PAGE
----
It’s been less than three months since the horrific shooting of Arizona Democrat Gabrielle Giffords and it’s clear her recovery will take some time. Yet before there is any indication Giffords will fully recover and be able to resume her congressional duties, some Democrats are already looking ahead to pushing her to run for the Senate next year in the race for the retiring John Kyl’s seat.
While Democrats are understandably antsy about losing the Senate in 2012 due to the abysmal leadership of Harry Reid and extremist Chuckie Schumer, is this cheap exploitation of Giffords really an appropriate way to go about picking up a seat? Some Democrats apparently don’t care how unseemly this looks. It’s all about getting the sympaty vote. “Representative Gabrielle Giffords is still in the hospital, but some of her most ardent backers are so enamored of the idea of her running for the Senate that they describe the inevitable campaign commercials: the deep-voiced narrator recounting what happened to her, the images of her wounded, then recovering and speaking into the camera alongside her astronaut husband to call on Arizonans to unite.”
If they wanted Arizonans to unite in the aftermath of the January 8 shooting by madman Jared Lee Loughner, why did the left immediately rush to blame Sarah Palin, talk radio and supposed “incendiary rhetoric” (read: opinions they don’t share) from conservatives? Is blaming innocent people for the acts of a lunatic intended to unite people?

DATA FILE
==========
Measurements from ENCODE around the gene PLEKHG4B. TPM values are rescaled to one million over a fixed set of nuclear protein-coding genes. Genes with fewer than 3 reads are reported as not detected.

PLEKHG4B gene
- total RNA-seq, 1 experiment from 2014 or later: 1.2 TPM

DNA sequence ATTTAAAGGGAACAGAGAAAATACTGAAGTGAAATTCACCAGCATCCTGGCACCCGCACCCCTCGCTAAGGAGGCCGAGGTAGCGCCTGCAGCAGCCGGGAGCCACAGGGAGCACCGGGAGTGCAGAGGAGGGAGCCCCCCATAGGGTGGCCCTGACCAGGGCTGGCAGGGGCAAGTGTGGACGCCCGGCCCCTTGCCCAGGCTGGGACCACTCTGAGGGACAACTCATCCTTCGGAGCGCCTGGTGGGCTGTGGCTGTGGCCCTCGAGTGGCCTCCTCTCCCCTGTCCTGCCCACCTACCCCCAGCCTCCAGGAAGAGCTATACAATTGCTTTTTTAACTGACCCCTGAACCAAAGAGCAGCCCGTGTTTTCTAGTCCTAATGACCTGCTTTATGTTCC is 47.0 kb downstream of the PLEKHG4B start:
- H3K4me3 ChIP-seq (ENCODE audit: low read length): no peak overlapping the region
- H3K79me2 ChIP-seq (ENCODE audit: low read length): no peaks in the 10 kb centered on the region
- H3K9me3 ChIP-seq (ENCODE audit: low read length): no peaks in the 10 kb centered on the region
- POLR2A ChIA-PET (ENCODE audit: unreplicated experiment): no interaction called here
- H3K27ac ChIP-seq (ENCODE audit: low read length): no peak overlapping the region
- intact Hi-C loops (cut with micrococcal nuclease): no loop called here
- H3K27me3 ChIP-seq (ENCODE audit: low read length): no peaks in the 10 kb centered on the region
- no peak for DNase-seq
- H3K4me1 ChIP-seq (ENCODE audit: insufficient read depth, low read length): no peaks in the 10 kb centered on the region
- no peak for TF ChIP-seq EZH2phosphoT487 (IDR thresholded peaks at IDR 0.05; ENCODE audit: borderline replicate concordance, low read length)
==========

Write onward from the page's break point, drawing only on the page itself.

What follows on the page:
Despite her slow recovery, all these ghouls can think of is getting out the sympathy vote. “Ms. Giffords would be the instant front-runner should she fully recover, say political consultants from both parties, who admit they are at a loss as to whether the positive but vague progress reports offered by doctors mean she will ever be her old self.”
Maybe they should consult her husband. Or better yet, wait until she can properly comprehend what happened to her and leave the decision up to her. She’s a young woman with hopefully a long life ahead of her. Showing some compassion and forgetting about politics would seem to to proper way to approach things. After all, Senator John McCain may opt for retirement and Giffords, assuming she’s fully recovered, could run in 2016. “We could do no better for a candidate,” said Terry Goddard, a Democrat who lost a bid for governor last year. “She’s beyond partisanship.”
Sadly, these people are not beyond partisanship. If they were they’d never has sunk so low in the aftermath of the shooting or be eagerly looking to capitalize on her misfortune as they selfishly look out for party first, her health second. It speaks volumes that the overwhleming majority of commenters at the New York Times think this is inappropriate. Those pushing this idea need to step back and let Giffords and her husband make this decision in due time. Her health is far more important than keeping the Senate in the hands of Democrats.